Green Homes

Compared to a conventional house, a green house uses less energy, water and natural resources, creates less waste and provides a healthier environment for the people living there.  A green home incorporates smart design, technology, construction and maintenance elements to lessen significantly the negative impact of the home on the environment and the health of the occupants and their neighbors. It also saves resources and money.

The U.S. Greenwich Building Council provides the following green home Guidelines:

New green homes and neighborhoods must not be built on environmentally sensitive sites like prime farmland, wetlands and endangered species habitats. Close proximity to public transportation–like bus lines and light rail that allows one to leave the car a home is a quality of green living. A green home would also be in close proximity to parks, schools and stores. In Greenwich there are many areas that would allow for this type of green living lifestyle.


No matter how many green building elements go into your home, a 5,000-square-foot green home still consumes many more natural resources than a 2,000-square-foot green home. The larger home will also require more heating, air conditioning and lighting. The smaller the size, the 'greener' it is.


Building Design

The home should be oriented on its site to bring abundant natural daylight into the interior to reduce lighting requirements and to take advantage of any prevailing breezes. Windows, clerestories, skylights, light monitors, light shelves and other strategies should be used to bring daylight to the interior of the house. The exterior should have shading devices (canopies, green screens and–best of all–trees), particularly on the southern and western facades and over windows and doors, to block hot summer sun. Dual-glaze windows reduce heat gain in summer and heat loss during cold winter months. To reduce heat absorption, the roof should be a light-colored, heat-reflecting Energy Star roof or a green (landscaped) roof.

Green Building Materials

A green home will have been constructed or renovated with healthy, non-toxic building materials and furnishings, like low- and zero-VOC (volatile organic compound) paints and sealants and non-toxic materials like strawboard for the sub-flooring. Wood-based features should come from rapidly renewable sources like bamboo. If tropical hardwoods are used, they must be certified by the Forest Stewardship Council. A green home uses salvaged materials like kitchen tiles and materials with significant recycled content.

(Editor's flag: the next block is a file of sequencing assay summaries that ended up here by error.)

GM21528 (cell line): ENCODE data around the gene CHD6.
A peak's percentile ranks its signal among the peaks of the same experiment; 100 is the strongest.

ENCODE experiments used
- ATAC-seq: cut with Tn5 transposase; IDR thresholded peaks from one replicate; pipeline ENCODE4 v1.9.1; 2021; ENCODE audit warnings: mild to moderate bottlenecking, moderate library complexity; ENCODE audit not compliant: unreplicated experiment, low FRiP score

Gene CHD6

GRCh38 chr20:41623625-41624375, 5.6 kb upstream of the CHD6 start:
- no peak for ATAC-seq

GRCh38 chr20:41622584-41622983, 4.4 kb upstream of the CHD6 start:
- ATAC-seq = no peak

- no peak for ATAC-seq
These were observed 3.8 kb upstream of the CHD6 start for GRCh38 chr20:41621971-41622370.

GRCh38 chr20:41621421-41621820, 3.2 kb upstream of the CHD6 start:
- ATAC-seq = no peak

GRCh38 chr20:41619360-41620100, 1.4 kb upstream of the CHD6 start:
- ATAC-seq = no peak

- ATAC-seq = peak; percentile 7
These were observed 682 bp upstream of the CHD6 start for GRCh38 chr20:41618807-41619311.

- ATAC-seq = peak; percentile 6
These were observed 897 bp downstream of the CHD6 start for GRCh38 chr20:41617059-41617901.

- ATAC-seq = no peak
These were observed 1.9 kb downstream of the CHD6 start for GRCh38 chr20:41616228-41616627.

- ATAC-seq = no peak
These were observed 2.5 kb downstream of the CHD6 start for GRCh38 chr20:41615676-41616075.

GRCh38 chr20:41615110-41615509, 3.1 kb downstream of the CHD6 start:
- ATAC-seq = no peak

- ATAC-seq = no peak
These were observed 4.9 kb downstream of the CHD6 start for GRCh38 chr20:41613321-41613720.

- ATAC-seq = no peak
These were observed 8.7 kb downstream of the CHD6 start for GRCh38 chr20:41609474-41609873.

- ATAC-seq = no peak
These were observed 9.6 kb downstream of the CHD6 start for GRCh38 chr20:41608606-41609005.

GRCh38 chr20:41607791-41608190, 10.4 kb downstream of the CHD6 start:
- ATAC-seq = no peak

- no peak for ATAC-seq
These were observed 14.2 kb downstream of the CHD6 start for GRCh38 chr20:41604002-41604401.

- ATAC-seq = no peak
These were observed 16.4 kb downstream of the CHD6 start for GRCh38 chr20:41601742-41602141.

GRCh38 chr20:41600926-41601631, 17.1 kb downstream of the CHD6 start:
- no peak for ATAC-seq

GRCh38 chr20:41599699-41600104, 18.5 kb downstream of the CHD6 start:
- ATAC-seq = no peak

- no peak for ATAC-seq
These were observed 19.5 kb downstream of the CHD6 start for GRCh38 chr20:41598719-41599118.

A non-toxic insulation, derived from materials like soybean or cotton, with a high R (heat resistance) factor in a home’s walls and roof will help prevent cool air leakage in the summer and warm air leakage in the winter.

Windows and Doors

Windows and exterior doors should have ENERGY STAR® ratings and they should seal their openings tightly to avoid heat gain in summer and heat loss in winter.

Energy Efficiency

A green home has energy-efficient lighting, heating, cooling and water-heating systems. Appliances should have ENERGY STAR® ratings. Renewable Energy. The home should generate some of its own energy with technologies like photovoltaic systems.

Water Efficiency

A green home has a water-conserving irrigation system and water-efficient kitchen and bathroom fixtures. Look for a rainwater collection and storage system, particularly in drier regions where water is increasingly scarce and expensive.

Indoor Environmental Quality

Natural daylight should reach at least 75 percent of the home’s interior. Natural ventilation (via building orientation, operable windows, fans, wind chimneys and other strategies) should bring plentiful fresh air inside the house. The HVAC (heating, ventilation and air conditioning) system should filter all incoming air and vent stale air outside. The garage should not have any air handling equipment or return ducts, and it should have an exhaust fan.


Vine-covered green screens, large canopy trees and other landscaping should shade exterior walls, the driveway, patios and other so-called hardscape to minimize heat islands. Yards should be landscaped with drought-tolerant plants rather than water-guzzling plants and grass in most regions.

U.S Green Building Council